And he knew, then, The Snowflake Collector, that he would be able to communicate to the world his understanding of snowflakes and their dimensions not through words, not through the snowflakes he collected in the glass cubes that he cut, one inch by one inch by one, not through the pictures that Yanosh took of these snowflakes in their glass cubes, floating in the mysterious, but not magical, gel that he had developed, not through drawing, describing or dancing them, but through love.

And if only one other person—be it Yanosh, or be it Yolanda, or be it a random visitor to his hut, or be it someone who came across him or his snowflakes or his story somewhere—were to experience that love and through that love these dimensions and through these dimensions were to know of the soul of the snowflake, then his work, he was certain, was worthwhile and his communion complete.

He was now, he felt, as he took all the glass cubes from the cases he had carefully crafted, which, over the years, had needed their own formidable shed, and broke each one open and allowed the gel to evaporate and the snowflake he had collected in it to escape back into the universe and become what it needed to become next, and, having spent many hours so freeing his snowflakes, lying down on his back in the snow, welcoming down upon him new snowflakes that he no longer now would collect but simply become a part of, he was now, he knew, as he lay there, after another hour or so closing his eyes and holding his hands open to the sky and allowing the blood to drain from his brain and the pulse to ebb from his temples, he was, now that he had been and no longer needed to be The Snowflake Collector, he was now at one with it all.


< 11: He Was, Now More Than Ever, His Own Man


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The Snowflake Collector – 10: George

The moment he woke up the next morning, The Snowflake Collector had only one thought: ‘George.’ That was his name. It would have to be. There was no other possibility. If he were still to be there, if the gel into which he had settled had not crushed him, or dried him out, or obliterated him; if he were still to be a snowflake today, then there was a chance—maybe a slim chance only, but a chance—that he would still be a snowflake tomorrow, and if he were to be a snowflake tomorrow, still, there may be a chance that the method had worked, that this gel was the formula that he would need to—be able to, now—apply. But time only would tell. Certainly, if he were to find him still there, where he had left him, on the kitchen table, then that would be a good sign. But it would be no more than that. And surely his name would have to be George. The Snowflake Collector got up from his narrow hard bed and wandered slowly into the kitchen: a short distance that felt to him this morning eternally long.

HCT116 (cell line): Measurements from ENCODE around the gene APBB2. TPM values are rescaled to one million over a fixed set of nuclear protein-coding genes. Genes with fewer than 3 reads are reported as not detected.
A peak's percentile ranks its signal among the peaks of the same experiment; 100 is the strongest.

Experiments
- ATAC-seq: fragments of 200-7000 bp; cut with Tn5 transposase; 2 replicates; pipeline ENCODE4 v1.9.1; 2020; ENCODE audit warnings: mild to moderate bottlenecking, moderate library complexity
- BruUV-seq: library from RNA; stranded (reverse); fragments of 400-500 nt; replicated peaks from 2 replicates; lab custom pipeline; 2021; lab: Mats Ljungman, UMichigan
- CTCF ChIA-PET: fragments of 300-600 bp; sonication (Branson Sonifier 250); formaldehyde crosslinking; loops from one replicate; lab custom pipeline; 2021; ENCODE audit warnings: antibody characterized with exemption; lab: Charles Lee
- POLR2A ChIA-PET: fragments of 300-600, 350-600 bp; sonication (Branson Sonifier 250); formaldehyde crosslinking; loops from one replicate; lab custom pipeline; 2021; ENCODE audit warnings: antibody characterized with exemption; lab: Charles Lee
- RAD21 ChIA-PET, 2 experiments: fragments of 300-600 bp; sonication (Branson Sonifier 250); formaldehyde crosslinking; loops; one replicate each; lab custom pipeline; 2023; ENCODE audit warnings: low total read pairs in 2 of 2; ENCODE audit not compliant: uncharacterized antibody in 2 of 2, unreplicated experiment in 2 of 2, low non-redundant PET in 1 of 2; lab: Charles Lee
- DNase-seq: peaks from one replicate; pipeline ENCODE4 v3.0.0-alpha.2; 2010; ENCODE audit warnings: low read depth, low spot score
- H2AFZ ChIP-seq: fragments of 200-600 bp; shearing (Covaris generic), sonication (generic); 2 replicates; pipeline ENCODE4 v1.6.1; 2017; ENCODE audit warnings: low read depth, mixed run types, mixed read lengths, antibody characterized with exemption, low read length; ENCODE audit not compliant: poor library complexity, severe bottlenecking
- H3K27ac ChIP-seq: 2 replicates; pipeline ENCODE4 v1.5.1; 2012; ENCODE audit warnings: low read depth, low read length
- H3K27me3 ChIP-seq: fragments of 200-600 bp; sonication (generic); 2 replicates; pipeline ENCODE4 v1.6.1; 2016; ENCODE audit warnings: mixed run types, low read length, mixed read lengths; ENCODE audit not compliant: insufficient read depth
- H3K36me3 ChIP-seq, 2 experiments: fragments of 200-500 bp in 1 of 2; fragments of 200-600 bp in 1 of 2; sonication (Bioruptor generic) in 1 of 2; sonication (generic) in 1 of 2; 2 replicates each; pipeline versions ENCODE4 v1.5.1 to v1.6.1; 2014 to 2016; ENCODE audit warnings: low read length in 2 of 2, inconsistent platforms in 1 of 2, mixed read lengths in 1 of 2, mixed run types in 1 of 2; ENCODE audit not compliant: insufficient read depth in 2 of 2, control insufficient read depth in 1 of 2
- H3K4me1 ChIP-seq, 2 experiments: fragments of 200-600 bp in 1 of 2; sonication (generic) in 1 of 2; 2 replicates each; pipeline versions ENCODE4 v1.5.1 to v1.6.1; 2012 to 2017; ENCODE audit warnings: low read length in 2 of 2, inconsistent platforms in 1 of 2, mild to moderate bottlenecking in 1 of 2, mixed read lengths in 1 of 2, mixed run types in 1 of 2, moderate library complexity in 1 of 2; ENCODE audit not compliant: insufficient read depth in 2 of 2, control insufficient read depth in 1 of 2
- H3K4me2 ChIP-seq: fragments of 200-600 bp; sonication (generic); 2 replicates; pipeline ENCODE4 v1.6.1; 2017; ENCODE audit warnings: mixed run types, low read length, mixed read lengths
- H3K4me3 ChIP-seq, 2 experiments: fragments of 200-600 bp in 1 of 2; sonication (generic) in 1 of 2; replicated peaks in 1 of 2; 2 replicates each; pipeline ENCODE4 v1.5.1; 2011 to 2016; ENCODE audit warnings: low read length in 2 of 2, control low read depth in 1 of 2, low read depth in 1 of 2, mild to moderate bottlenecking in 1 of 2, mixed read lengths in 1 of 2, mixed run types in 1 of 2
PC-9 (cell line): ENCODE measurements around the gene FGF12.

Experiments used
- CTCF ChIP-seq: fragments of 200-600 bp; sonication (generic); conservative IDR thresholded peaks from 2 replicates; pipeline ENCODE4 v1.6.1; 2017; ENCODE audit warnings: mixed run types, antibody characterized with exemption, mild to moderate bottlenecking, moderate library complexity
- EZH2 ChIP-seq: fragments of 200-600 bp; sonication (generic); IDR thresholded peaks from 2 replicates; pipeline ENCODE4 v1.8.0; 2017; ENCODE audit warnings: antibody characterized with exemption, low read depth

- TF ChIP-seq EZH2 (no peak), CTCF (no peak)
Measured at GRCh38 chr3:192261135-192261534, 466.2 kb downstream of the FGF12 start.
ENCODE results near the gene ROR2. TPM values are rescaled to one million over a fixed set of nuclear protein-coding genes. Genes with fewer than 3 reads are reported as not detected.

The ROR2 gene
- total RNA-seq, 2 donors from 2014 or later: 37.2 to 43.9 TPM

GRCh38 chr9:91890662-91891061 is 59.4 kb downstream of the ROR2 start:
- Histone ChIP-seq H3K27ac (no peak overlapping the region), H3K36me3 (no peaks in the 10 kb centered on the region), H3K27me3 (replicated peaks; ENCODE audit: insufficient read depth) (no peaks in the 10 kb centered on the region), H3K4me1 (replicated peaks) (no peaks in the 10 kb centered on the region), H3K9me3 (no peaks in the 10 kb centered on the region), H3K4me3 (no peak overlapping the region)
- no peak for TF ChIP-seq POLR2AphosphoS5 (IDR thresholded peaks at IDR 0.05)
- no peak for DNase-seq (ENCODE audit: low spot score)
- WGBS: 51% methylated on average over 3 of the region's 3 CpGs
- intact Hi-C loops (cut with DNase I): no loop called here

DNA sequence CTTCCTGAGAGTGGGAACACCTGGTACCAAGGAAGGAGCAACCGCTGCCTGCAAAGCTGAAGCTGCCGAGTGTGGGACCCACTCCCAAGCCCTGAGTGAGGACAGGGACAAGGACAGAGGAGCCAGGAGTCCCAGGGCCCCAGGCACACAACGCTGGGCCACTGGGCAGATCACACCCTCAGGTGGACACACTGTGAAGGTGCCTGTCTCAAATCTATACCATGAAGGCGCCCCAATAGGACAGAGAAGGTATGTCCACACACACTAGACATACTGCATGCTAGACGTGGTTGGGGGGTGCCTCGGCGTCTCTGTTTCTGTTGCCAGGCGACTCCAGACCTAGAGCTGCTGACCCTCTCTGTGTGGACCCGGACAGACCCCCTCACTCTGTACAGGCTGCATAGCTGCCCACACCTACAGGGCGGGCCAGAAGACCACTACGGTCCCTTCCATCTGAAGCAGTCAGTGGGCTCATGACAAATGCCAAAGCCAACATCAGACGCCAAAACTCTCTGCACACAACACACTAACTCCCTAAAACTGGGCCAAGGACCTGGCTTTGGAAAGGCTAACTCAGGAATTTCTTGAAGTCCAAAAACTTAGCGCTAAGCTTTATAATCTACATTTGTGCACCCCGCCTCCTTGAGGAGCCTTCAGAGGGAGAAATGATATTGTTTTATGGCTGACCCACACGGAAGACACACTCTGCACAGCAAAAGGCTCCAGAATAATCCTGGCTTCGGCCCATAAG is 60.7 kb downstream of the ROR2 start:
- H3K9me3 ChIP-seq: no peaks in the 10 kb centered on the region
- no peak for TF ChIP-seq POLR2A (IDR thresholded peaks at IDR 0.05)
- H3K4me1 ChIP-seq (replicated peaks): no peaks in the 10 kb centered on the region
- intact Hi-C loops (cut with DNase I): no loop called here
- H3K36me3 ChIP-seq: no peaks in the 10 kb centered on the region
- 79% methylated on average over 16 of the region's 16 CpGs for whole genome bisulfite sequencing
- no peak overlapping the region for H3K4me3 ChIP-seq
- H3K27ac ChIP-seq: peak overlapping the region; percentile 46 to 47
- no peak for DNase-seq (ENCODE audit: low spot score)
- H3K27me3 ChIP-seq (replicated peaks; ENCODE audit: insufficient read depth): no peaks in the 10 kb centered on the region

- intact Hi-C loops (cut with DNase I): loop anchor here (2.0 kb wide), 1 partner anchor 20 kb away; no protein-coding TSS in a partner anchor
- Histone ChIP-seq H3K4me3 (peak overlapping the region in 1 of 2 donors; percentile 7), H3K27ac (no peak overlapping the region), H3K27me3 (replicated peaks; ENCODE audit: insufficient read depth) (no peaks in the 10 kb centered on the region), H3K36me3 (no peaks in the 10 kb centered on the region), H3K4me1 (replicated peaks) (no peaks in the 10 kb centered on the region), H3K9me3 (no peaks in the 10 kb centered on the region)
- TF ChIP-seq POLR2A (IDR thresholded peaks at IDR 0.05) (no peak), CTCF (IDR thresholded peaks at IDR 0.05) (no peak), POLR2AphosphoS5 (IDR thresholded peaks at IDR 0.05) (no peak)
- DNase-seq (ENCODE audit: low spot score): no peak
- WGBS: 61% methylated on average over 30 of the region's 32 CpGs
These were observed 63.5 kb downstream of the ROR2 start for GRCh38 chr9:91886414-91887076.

He did not want to cast his eyes over the table in the dim light that filtered through the small window, but before he could avert them, George had caught them, was calling them over to him: look at me, I am here! The miracle was complete. Not only was he still there, he seemed to radiate, shine. Now, some fourteen hours after he had come into contact with the peculiar liquid inside the glass cube that had caught him, enveloped him, slowed him and then suspended him just precisely in time before he was able to sink to the bottom or to dissolve, he seemed made of crystal indeed: it was quite extraordinary. The Snowflake Collector lifted the cube from the table and held it up against the pale light in which particles of dust engaged in their strangely courteous dance, and a swell of joy welled up in his heart as he saw: George is alive! He was as alive as any snowflake that wasn’t engaged in its own dance still, through the sky toward earth, could possibly be; he was vivid and compelling; he had as much character as any inanimate thing The Snowflake Collector had ever seen, and he knew now, for certain, The Snowflake Collector, that this was not a thing without soul: this was George, the most exquisite snowflake ever formed in the world, perfectly captured, by him.

The gel, overnight, had solidified into a firm but not hard cast that was still absolutely transparent and that seemed to allow George to breathe. Of course, The Snowflake Collector knew, in reality George did not breathe, and the cube was hermetically sealed, but it was a minimal malleability that seemed to keep George animated, if, certainly, no longer free.